Head who knew the dan­ger of his di­alect

The Guardian - - JOURNAL LETTERS -

Dreda Say Mitchell has made the er­ror of con­fus­ing ac­cent with vari­a­tions in the spo­ken word (Why is there still so much prej­u­dice to­wards work­ing-class ac­cents?, 12 July).

I taught in a for­mer min­ing vil­lage in west Cum­bria, where the head­teacher, a pas­sion­ately proud lo­cal who could use his na­tive di­alect with aplomb, was in­sis­tent that in the class­room the pupils spoke with cor­rect gram­mar and speech while talk­ing to teach­ers and other adults.

He did this be­cause he knew that to suc­ceed in a world out­side the area the chil­dren needed to be un­der­stood. Ac­cent had noth­ing to do with it. Lan­guage is a means of com­mu­ni­ca­tion.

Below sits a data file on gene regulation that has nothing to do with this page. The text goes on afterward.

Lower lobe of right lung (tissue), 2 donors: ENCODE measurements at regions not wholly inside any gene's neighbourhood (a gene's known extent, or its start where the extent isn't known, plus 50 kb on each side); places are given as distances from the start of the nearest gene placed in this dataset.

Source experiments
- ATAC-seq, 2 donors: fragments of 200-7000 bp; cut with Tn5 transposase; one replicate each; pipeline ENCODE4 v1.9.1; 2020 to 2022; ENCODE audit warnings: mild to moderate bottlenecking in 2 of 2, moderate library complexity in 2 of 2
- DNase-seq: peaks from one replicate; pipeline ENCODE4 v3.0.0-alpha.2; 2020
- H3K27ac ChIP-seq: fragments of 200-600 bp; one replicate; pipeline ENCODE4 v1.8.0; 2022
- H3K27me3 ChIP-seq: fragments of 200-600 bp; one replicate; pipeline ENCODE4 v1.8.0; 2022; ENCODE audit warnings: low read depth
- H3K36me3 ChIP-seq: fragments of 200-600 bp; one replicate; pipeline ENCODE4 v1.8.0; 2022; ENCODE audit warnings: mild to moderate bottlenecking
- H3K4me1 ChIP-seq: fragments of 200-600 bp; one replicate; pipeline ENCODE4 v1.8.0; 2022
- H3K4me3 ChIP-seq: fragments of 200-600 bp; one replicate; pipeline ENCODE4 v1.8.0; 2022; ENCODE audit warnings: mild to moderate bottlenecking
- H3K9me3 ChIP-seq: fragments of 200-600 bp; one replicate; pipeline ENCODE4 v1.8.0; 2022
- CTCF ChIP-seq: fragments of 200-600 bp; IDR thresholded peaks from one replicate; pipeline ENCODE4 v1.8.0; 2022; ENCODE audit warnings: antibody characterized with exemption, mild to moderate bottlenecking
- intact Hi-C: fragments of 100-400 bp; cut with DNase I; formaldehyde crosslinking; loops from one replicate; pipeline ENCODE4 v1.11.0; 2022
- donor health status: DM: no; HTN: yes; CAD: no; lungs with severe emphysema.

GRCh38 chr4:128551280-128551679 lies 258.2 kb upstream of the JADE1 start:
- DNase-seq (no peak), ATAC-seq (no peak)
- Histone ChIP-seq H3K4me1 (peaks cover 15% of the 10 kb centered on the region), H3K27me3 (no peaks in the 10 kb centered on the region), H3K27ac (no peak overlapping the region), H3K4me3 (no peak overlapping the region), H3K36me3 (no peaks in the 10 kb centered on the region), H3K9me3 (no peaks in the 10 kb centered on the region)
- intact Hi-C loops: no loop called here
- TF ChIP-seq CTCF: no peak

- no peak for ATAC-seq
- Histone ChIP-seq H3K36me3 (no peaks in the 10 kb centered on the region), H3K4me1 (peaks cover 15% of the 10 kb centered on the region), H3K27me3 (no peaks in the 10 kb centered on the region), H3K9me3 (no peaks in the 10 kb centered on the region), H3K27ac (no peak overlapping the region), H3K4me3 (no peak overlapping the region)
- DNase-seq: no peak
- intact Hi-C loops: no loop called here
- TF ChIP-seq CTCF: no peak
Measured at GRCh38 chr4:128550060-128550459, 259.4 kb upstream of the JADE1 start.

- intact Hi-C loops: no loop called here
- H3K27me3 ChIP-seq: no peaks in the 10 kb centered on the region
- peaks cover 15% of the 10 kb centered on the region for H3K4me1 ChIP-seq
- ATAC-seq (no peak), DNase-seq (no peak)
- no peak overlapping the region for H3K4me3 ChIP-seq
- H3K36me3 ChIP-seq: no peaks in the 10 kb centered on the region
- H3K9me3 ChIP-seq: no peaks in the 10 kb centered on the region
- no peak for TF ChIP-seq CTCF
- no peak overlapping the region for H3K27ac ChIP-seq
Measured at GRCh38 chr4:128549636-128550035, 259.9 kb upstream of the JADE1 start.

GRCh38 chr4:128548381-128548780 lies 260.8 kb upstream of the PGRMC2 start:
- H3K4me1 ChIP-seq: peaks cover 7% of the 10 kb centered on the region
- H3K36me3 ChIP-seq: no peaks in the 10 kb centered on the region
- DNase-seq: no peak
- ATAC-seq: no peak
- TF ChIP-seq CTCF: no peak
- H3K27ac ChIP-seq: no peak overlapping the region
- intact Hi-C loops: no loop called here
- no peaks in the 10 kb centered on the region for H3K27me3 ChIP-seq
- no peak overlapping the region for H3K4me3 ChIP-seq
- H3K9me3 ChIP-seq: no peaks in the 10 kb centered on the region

I hate sound­ing snob­bish about this, but as a re­tired teacher who has had more than her fair share of sec­re­taries of state telling me how to teach, I ex­pect politi­cians to speak in any ac­cent they like, just so long as they place an “ng” sound where ap­pro­pri­ate and prac­tise the “th” sound Dreda finds so dif­fi­cult. That’s what we teach our pupils. It’s do­ing chil­dren a dis­ser­vice other­wise. Janet Mans­field As­pa­tria, Cum­bria

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